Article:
I also enjoyed the black-and-white Iris print photo Santa Rosa, Jet Stream, by Beth Linn of Peoria, Illinois. Pictured on the right are the bare bones of a building structure (wooden beams across the top, window frames on one side) set into what appears to be a cliff face. To the left is a larger, wooden window frame sticking straight up out of the rock, reaching into the sky where a vapor trail zooms right over it. Much of the photo is in shadow, but light glows above the structure and behind the window.
Back to Basics is a somewhat disturbing monotype portrait by Jim Ochs of Iowa City. The central figure has half its face hidden in deep blue shadow, but the eye is enlarged and hypnotic. The other half of the face is washed out, with the eye veiled and peering out mysteriously. The background is beige and apricot, bringing light to this otherwise dark, but compelling, image.
Clinton, Iowa, native Debora Stewart’s Fallen Leaves might be an overdone subject, but she brings a fresh perspective to it in her pastel collage of pink-, purple-, indigo-, and gold-colored autumn leaves. I don’t know if the pastels she uses are sparkling, or if she has covered the picture with some glittery substance, but the effect is magical.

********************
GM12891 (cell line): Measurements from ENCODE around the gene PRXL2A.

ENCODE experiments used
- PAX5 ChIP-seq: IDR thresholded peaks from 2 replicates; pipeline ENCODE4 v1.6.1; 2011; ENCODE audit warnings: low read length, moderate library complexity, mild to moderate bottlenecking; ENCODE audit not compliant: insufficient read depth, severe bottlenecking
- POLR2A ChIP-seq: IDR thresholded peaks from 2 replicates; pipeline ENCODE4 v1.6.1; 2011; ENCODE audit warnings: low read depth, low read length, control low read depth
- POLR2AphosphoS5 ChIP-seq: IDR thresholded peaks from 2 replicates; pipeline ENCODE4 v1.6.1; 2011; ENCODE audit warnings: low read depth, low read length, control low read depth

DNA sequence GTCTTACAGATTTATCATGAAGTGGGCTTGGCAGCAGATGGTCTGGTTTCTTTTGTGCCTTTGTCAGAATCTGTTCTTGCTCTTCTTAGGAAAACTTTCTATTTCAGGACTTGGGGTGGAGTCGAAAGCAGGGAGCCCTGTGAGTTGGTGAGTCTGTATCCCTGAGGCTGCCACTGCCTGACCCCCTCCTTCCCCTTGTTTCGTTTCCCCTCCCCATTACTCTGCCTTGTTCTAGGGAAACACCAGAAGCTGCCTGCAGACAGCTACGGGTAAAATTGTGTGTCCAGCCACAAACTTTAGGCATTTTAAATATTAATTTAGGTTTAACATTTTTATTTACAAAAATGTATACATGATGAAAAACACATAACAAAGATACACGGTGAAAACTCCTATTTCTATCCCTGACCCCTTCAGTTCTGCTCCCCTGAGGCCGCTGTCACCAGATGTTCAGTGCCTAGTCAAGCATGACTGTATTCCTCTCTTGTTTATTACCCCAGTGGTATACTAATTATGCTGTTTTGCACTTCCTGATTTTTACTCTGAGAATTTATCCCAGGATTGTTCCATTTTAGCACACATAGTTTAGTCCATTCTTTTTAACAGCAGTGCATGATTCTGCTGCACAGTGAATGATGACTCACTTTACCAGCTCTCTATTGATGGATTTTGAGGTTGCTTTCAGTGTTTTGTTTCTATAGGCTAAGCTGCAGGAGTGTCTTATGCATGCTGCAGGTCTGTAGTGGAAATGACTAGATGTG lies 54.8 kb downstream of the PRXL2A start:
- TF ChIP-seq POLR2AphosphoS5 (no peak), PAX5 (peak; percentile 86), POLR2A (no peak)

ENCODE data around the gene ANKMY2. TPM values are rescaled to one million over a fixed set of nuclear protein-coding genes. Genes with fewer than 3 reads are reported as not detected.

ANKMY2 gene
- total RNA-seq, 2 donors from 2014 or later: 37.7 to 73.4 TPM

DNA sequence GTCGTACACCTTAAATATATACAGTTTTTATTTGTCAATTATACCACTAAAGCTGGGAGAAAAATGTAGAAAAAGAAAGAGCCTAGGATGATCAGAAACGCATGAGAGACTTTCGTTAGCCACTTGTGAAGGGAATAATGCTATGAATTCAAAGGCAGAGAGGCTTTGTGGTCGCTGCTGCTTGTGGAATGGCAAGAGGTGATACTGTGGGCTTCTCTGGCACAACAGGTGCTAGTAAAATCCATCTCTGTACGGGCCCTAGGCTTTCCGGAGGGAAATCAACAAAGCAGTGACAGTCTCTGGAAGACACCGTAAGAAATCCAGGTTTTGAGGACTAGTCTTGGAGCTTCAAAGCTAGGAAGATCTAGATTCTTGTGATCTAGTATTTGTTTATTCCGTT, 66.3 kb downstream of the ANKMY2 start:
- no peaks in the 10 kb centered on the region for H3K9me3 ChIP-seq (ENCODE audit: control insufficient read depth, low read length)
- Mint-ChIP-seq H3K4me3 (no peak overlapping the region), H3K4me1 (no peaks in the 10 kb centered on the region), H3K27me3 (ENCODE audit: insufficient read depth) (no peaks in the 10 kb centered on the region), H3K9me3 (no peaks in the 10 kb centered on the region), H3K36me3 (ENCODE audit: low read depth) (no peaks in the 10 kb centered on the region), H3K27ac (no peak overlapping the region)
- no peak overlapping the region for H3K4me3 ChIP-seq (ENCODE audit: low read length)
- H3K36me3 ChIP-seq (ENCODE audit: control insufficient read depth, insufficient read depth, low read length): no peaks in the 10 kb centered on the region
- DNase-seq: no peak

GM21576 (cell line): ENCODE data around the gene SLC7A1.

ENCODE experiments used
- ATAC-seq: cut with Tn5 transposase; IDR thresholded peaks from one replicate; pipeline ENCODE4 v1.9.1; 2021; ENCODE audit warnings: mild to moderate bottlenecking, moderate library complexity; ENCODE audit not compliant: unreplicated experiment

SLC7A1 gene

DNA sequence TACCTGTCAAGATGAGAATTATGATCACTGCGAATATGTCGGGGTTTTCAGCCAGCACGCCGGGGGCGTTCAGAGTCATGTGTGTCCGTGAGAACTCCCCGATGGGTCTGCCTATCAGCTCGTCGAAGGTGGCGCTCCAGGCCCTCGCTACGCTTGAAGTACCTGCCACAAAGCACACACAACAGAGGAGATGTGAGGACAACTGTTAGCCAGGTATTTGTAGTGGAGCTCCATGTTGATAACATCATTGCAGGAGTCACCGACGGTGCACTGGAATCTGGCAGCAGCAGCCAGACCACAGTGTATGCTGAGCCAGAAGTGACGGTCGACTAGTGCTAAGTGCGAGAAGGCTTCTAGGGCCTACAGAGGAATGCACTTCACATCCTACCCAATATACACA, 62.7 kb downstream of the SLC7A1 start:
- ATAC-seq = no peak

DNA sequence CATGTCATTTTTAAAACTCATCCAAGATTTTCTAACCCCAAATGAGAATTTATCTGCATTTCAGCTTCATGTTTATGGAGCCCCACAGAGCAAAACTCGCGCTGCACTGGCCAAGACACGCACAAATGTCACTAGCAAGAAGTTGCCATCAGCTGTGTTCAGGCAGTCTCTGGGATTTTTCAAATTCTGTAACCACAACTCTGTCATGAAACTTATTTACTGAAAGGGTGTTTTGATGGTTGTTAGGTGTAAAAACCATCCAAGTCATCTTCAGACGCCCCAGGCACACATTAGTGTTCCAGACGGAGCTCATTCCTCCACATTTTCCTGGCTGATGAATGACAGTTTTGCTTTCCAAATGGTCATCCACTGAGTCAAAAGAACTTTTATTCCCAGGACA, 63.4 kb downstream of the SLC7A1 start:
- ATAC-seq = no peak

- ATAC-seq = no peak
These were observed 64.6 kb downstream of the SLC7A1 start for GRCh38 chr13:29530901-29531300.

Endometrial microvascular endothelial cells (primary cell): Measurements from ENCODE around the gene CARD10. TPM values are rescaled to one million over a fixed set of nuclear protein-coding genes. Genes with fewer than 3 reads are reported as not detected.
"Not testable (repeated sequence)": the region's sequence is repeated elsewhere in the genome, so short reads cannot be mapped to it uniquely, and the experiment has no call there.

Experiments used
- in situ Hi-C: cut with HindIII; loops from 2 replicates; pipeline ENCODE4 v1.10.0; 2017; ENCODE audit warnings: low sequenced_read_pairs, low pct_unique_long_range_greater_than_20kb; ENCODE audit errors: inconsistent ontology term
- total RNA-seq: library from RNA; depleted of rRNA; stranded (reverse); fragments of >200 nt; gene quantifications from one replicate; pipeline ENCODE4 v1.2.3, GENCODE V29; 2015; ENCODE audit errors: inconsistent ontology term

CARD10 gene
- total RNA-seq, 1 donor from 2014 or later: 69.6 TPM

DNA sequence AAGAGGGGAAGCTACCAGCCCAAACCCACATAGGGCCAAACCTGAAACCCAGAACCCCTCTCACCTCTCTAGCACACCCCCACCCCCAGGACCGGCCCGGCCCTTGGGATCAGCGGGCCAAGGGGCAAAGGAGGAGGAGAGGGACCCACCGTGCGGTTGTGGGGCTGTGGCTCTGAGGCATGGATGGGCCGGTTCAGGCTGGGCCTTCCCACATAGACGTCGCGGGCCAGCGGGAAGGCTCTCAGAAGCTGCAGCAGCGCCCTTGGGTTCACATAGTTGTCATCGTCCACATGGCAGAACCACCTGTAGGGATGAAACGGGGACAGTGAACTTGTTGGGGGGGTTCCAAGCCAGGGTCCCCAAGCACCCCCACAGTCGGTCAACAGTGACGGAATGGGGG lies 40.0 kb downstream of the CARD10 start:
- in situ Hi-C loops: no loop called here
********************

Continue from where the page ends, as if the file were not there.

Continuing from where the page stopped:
Also of note is Uncle Art & The World Bank by Yale Factor of DeKalb, Illinois. This bright oil painting has so much to look at, one can get lost in it. Factor has almost perfectly reproduced on canvas an assortment of art tools (pencils, brushes, pens, and crayons), a mouth-watering array of candies, and old model airplanes against a map of the U.S. and a crumpled drawing of our solar system.
Paul Lange of Paul Lange Illustration, Incorporated, designed the exhibition’s smart-looking catalog with excellent resolution in his digital photographs of the winning pieces. Lange’s daughter, Erin, is the youngest artist to be selected for this show. She is in high school.